# Equations in Tables and BOMs

You can specify calculations for equations using different methods:

• Use text strings for built-in column headings in a BOM to specify mathematical expressions. Use single quotation marks in the equation display (for example, 'ITEM NO.' or 'ITEM NO.'*'QTY.').
Built-in column headings for BOMs include Item No., Qty., and Part Number.
• Use custom properties in equations. When you select a custom property, it appears in single backward quotation marks in the equation display (for example, `Price`).
• Use the # symbol in front of a column heading item (for example, #'PART NUMBER'). This syntax ignores non-numeric text in the calculation. If you do not use this syntax and an item includes non-numeric characters, the value appears as 0.0.
• Type regular text strings that do not represent column headings in double-quotes (for example, "\$").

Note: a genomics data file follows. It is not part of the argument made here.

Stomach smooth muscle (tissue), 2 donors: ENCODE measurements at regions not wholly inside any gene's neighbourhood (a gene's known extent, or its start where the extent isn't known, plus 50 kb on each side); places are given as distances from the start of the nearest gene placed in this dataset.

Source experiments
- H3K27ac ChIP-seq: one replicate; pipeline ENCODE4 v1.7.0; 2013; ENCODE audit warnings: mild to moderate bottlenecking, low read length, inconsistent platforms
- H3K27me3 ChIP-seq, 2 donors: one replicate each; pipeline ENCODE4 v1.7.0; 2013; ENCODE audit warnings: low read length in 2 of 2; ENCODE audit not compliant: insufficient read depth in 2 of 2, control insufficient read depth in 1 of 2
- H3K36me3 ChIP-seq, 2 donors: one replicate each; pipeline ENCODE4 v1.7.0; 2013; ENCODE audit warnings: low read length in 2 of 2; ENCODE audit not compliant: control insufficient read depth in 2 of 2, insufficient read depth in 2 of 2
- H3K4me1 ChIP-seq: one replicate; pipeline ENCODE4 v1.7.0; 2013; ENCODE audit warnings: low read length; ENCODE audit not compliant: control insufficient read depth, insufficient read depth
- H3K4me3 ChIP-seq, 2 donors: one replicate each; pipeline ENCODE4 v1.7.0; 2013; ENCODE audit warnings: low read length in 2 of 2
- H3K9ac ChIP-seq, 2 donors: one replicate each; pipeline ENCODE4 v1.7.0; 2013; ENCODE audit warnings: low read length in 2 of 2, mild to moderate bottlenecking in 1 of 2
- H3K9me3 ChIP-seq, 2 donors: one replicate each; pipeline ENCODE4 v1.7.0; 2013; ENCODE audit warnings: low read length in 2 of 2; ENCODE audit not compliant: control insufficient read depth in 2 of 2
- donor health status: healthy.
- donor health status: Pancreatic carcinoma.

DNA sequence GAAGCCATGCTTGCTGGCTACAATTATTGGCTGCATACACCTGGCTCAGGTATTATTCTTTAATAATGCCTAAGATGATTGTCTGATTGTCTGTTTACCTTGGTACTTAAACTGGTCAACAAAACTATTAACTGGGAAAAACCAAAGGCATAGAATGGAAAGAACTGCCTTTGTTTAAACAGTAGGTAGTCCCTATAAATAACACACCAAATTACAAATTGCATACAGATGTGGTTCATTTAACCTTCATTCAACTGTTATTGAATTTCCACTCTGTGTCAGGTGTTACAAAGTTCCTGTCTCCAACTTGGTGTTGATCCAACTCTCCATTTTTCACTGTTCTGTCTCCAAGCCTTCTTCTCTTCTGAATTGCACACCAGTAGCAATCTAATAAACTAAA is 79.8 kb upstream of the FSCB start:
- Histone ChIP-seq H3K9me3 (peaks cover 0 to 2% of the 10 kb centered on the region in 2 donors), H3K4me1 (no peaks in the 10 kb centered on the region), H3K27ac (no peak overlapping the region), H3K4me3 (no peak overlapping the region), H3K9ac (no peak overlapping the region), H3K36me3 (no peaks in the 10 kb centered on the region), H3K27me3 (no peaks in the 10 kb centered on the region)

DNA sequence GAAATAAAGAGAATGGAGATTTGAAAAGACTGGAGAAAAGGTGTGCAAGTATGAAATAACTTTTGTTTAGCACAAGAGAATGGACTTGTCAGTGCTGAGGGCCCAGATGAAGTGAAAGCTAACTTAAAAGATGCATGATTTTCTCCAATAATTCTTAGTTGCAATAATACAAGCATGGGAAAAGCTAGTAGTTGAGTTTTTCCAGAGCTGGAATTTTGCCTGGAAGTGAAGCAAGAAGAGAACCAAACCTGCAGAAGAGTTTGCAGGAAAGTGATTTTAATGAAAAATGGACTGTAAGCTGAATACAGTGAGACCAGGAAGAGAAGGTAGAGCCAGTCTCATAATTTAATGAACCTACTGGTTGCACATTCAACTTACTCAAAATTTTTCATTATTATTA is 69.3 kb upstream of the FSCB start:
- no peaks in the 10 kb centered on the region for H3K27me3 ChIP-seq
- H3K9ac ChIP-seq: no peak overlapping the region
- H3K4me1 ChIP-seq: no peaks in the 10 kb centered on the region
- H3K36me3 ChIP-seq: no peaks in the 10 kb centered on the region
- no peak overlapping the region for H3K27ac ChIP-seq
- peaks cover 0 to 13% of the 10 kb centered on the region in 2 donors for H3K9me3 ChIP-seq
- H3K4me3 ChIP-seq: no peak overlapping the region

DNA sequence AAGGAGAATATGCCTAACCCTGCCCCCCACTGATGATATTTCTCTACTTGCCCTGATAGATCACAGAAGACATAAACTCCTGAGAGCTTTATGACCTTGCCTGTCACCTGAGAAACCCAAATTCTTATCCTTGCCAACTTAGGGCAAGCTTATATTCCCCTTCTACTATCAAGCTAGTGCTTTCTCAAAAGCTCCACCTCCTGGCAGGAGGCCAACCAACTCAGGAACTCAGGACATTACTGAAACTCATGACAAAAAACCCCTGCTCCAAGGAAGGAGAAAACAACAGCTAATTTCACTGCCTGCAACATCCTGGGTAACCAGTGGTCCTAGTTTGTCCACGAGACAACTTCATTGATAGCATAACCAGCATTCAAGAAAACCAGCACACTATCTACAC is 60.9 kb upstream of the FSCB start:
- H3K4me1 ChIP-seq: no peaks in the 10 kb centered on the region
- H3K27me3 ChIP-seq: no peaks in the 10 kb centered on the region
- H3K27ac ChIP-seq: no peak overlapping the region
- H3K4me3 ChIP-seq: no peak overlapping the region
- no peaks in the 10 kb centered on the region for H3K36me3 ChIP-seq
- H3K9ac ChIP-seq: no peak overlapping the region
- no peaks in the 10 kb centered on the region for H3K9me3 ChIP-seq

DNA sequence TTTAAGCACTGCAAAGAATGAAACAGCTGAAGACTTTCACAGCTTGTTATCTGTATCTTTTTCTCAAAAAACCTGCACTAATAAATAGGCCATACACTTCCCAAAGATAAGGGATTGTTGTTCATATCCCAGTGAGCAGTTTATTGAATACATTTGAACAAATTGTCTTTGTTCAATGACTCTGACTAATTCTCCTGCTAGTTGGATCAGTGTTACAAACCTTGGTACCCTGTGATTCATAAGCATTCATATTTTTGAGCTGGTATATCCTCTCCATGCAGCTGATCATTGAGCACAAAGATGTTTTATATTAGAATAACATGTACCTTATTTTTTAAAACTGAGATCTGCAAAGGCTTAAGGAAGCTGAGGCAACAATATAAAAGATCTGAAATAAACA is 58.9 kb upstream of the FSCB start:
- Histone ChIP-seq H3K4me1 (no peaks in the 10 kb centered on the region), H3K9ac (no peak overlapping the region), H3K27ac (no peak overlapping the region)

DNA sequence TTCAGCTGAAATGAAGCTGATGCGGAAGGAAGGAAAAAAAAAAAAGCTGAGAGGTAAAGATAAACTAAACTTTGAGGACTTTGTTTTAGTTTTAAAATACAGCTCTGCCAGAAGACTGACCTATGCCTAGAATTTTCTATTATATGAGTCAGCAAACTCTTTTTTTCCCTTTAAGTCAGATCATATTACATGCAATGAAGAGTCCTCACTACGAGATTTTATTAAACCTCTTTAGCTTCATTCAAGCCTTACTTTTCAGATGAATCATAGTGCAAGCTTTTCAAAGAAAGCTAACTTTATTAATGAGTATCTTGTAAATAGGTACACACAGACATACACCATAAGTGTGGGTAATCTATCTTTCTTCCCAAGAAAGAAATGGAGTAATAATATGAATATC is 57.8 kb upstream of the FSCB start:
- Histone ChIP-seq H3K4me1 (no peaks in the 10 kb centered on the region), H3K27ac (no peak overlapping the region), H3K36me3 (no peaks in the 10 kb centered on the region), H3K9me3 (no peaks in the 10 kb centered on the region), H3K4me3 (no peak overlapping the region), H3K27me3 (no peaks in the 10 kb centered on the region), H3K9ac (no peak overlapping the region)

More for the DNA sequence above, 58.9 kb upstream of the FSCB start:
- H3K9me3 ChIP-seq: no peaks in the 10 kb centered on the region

• An IF function returns one value if a condition is true, and another value if the condition is false. Specify the IF function using semi-colons to delimit the outcomes for IF functions as follows:
``IF(test_condition; value_if_test_condition_true; value_if_test_condition_false)``

For example:

Equation:

``````IF('DESCRIPTION'<>""; 'DESCRIPTION'; "-")
``````

Result:

DESCRIPTION value (if not empty) or "-".

You can use conditional operators for the test condition in an IF function:

Symbol Description Example
= Equals 'Description' = "" (The description property is empty)
> Is greater than 'Qty.' > 2
< Is less than `Length` < 2
<= Is less than or equal to
>= Is greater than or equal to
<> Is not equal to 'DESCRIPTION'<>"" (the description property is not empty)
• Sum, Average, Count, Max, and Min operate on cell entries of the table. For example, Ave(A1,A5) displays the average of the entries of cells A1 and A5.
• You can use the colon syntax along with cell numbers to indicate operations on rows or columns. For example, SUM(A1:A5) gives the sum of the values from cells A1 through A5.
• You can use *, +, /, and -, for multiplication, addition, division, and subtraction, respectively.